Symptoms of Celiac Disease Research Papers
Research papers that focus on the symptoms of Celiac Disease are custom written by medical health writers that understand the etiology and symptomology of celiac disease.
The symptomology associated with celiac disease is notoriously divergent, since the condition can have its onset at any point within the human life span. Even when the condition is present, the patient may not be experiencing any tangible signs or symptoms, so diagnosis is often difficult. Additionally, patients with celiac disease do not all present with similar symptoms, further complicating correct diagnosis and timely treatment. The most commonly reported symptom among adult and children with celiac disease is general irritability and unease. Other symptoms range widely, but can include one or more of the following:
- Unexplained weight loss
- Recurring diarrhea
- Recurring steatorrhea
- Pale, malodorous stool
- Changes in behavior
- Pain in joints and bones
- Excessive flatulence
- Muscle cramps
- Small stature or delays in growth
- Generalized fatigue and malaise
- Seizure activity including numbness, tingling, problems with teeth, gums, and oral mucosa, and rashes on skin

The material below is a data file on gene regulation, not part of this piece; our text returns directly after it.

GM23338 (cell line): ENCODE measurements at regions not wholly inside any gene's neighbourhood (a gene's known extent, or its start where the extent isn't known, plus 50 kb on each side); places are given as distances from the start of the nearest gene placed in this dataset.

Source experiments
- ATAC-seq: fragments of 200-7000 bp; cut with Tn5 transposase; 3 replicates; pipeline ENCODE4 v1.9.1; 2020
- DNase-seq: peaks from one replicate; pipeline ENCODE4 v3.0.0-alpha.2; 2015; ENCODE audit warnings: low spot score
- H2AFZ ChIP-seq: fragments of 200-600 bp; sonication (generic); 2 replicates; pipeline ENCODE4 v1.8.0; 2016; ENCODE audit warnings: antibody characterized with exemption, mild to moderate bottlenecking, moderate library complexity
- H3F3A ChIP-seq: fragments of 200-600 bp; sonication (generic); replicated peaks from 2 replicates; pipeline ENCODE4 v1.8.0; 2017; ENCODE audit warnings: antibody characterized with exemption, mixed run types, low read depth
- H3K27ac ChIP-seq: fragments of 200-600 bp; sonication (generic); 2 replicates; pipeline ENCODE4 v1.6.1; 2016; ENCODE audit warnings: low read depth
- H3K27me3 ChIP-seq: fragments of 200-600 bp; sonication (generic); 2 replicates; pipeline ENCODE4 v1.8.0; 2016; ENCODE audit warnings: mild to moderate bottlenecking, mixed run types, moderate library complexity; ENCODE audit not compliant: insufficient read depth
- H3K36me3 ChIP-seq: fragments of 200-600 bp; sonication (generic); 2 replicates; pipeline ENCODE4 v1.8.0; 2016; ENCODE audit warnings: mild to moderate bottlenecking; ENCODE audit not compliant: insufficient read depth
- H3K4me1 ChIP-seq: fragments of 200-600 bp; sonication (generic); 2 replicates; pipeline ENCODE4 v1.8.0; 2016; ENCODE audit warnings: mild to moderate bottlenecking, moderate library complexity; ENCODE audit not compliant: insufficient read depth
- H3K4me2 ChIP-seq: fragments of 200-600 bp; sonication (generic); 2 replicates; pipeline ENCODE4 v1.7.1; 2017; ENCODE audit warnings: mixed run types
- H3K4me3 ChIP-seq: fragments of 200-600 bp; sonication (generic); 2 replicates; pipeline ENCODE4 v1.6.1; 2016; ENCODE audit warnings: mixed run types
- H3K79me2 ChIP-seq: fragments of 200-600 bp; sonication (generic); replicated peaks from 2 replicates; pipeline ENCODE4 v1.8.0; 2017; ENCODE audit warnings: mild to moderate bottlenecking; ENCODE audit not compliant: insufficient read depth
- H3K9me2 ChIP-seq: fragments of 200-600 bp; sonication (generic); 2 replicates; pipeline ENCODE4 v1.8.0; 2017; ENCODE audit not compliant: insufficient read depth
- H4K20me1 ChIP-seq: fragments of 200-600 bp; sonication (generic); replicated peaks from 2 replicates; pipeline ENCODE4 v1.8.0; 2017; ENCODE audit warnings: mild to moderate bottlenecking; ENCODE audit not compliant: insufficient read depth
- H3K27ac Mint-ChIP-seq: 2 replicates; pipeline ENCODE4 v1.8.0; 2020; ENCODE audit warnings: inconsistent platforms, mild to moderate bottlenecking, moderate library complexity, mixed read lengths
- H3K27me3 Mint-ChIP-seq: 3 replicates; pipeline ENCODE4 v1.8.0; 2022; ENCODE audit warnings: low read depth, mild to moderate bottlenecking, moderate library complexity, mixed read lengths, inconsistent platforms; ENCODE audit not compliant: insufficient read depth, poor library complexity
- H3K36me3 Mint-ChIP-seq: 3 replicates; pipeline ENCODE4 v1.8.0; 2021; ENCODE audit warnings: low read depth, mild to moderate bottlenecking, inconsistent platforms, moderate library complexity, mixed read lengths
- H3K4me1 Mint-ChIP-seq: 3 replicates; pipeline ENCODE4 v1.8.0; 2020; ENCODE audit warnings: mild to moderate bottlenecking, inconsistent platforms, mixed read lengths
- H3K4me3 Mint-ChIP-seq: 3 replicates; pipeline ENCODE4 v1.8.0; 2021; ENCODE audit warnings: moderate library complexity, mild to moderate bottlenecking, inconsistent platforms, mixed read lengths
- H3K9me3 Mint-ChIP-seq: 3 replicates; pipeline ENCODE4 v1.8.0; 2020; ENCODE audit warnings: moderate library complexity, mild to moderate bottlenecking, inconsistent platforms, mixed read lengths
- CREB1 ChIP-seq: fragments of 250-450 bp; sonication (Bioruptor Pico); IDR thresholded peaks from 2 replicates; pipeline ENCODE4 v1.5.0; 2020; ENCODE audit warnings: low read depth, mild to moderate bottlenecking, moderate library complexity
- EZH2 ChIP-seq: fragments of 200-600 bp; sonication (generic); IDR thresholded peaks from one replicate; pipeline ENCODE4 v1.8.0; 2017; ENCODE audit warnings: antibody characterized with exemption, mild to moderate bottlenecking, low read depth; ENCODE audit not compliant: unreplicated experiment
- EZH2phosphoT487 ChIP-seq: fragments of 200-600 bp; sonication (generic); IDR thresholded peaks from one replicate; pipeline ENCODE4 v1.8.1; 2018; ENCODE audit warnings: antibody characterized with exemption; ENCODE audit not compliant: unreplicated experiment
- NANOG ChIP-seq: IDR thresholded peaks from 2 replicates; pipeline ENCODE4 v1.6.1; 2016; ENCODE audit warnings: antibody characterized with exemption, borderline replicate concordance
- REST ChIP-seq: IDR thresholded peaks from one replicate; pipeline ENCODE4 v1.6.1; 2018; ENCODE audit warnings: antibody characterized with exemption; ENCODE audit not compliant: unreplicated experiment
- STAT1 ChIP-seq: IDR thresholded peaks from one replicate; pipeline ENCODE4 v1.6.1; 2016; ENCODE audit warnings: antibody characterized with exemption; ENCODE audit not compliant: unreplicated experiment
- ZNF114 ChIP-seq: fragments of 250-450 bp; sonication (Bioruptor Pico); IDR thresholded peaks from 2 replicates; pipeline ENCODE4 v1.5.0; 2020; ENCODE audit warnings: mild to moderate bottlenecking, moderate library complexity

Celiac Disease - A hidden Disease
As previously mentioned, lack of consistent symptomology renders successful and timely diagnosis of celiac disease a challenge for health care practitioners. However, in light of the serious potential complications that can occur as a result of untreated celiac disease, it is important that physicians and other health care workers remain educated and abreast in developments in diagnosis.
Although gluten intolerance is often likened to food allergies, this comparison belittles the serious complications associated with untreated celiac disease. Without proper treatment, celiac disease is fatal, and even in cases with delayed diagnosis, serious damage has often occurred, to the extent that the patient’s normal functioning has been significantly impaired.
Complications of Celiac Disease
As previously stated, the most severe complications associated with celiac disease are related to lack of proper absorption of nutritional ingredients and the damage to the mucosa of the small intestine. However, the results of these problems can have a variety of outcomes. Osteoporosis is an example of the type of complication of celiac disease that is related to improper absorption of nutrients, in this case, calcium. Because patients with celiac disease cannot properly absorb calcium, despite the level of their calcium intake, they tend to develop osteoporosis and the symptoms associated with that condition, such as brittle, fragile bones, and decreased bone density.